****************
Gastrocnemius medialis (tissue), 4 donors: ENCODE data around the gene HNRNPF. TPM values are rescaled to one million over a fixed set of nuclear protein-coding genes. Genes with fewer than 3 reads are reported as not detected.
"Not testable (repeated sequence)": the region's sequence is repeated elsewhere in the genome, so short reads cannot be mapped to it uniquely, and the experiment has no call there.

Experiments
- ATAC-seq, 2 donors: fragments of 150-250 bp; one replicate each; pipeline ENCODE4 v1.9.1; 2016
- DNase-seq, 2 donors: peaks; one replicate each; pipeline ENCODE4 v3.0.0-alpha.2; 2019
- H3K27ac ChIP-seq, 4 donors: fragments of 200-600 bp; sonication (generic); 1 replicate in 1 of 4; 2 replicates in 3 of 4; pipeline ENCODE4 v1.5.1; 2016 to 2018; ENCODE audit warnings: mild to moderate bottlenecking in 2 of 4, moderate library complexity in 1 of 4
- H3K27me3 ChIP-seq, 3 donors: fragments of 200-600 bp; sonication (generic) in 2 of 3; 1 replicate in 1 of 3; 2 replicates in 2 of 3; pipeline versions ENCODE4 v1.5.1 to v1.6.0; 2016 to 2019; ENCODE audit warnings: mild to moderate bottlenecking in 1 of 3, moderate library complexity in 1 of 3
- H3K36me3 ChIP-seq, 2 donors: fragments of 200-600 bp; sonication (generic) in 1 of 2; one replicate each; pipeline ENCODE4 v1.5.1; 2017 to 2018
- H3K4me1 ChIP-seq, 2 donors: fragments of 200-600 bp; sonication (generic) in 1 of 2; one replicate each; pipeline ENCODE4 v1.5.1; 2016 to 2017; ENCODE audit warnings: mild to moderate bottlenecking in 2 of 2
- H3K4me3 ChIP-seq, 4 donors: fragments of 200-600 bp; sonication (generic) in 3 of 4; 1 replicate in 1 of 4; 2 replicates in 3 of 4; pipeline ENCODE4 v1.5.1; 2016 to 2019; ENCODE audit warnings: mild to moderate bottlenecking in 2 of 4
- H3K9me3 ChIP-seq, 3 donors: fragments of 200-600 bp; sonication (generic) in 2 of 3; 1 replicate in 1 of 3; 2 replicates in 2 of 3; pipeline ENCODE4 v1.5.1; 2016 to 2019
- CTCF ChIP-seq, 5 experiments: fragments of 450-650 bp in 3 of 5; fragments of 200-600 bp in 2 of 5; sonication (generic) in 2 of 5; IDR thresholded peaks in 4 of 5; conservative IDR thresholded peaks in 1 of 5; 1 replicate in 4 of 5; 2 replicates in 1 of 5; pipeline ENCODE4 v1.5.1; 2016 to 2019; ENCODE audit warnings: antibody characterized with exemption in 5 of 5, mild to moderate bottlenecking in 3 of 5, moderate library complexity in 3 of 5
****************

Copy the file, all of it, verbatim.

Gastrocnemius medialis (tissue), 4 donors: ENCODE data around the gene HNRNPF. TPM values are rescaled to one million over a fixed set of nuclear protein-coding genes. Genes with fewer than 3 reads are reported as not detected.
"Not testable (repeated sequence)": the region's sequence is repeated elsewhere in the genome, so short reads cannot be mapped to it uniquely, and the experiment has no call there.

Experiments
- ATAC-seq, 2 donors: fragments of 150-250 bp; one replicate each; pipeline ENCODE4 v1.9.1; 2016
- DNase-seq, 2 donors: peaks; one replicate each; pipeline ENCODE4 v3.0.0-alpha.2; 2019
- H3K27ac ChIP-seq, 4 donors: fragments of 200-600 bp; sonication (generic); 1 replicate in 1 of 4; 2 replicates in 3 of 4; pipeline ENCODE4 v1.5.1; 2016 to 2018; ENCODE audit warnings: mild to moderate bottlenecking in 2 of 4, moderate library complexity in 1 of 4
- H3K27me3 ChIP-seq, 3 donors: fragments of 200-600 bp; sonication (generic) in 2 of 3; 1 replicate in 1 of 3; 2 replicates in 2 of 3; pipeline versions ENCODE4 v1.5.1 to v1.6.0; 2016 to 2019; ENCODE audit warnings: mild to moderate bottlenecking in 1 of 3, moderate library complexity in 1 of 3
- H3K36me3 ChIP-seq, 2 donors: fragments of 200-600 bp; sonication (generic) in 1 of 2; one replicate each; pipeline ENCODE4 v1.5.1; 2017 to 2018
- H3K4me1 ChIP-seq, 2 donors: fragments of 200-600 bp; sonication (generic) in 1 of 2; one replicate each; pipeline ENCODE4 v1.5.1; 2016 to 2017; ENCODE audit warnings: mild to moderate bottlenecking in 2 of 2
- H3K4me3 ChIP-seq, 4 donors: fragments of 200-600 bp; sonication (generic) in 3 of 4; 1 replicate in 1 of 4; 2 replicates in 3 of 4; pipeline ENCODE4 v1.5.1; 2016 to 2019; ENCODE audit warnings: mild to moderate bottlenecking in 2 of 4
- H3K9me3 ChIP-seq, 3 donors: fragments of 200-600 bp; sonication (generic) in 2 of 3; 1 replicate in 1 of 3; 2 replicates in 2 of 3; pipeline ENCODE4 v1.5.1; 2016 to 2019
- CTCF ChIP-seq, 5 experiments: fragments of 450-650 bp in 3 of 5; fragments of 200-600 bp in 2 of 5; sonication (generic) in 2 of 5; IDR thresholded peaks in 4 of 5; conservative IDR thresholded peaks in 1 of 5; 1 replicate in 4 of 5; 2 replicates in 1 of 5; pipeline ENCODE4 v1.5.1; 2016 to 2019; ENCODE audit warnings: antibody characterized with exemption in 5 of 5, mild to moderate bottlenecking in 3 of 5, moderate library complexity in 3 of 5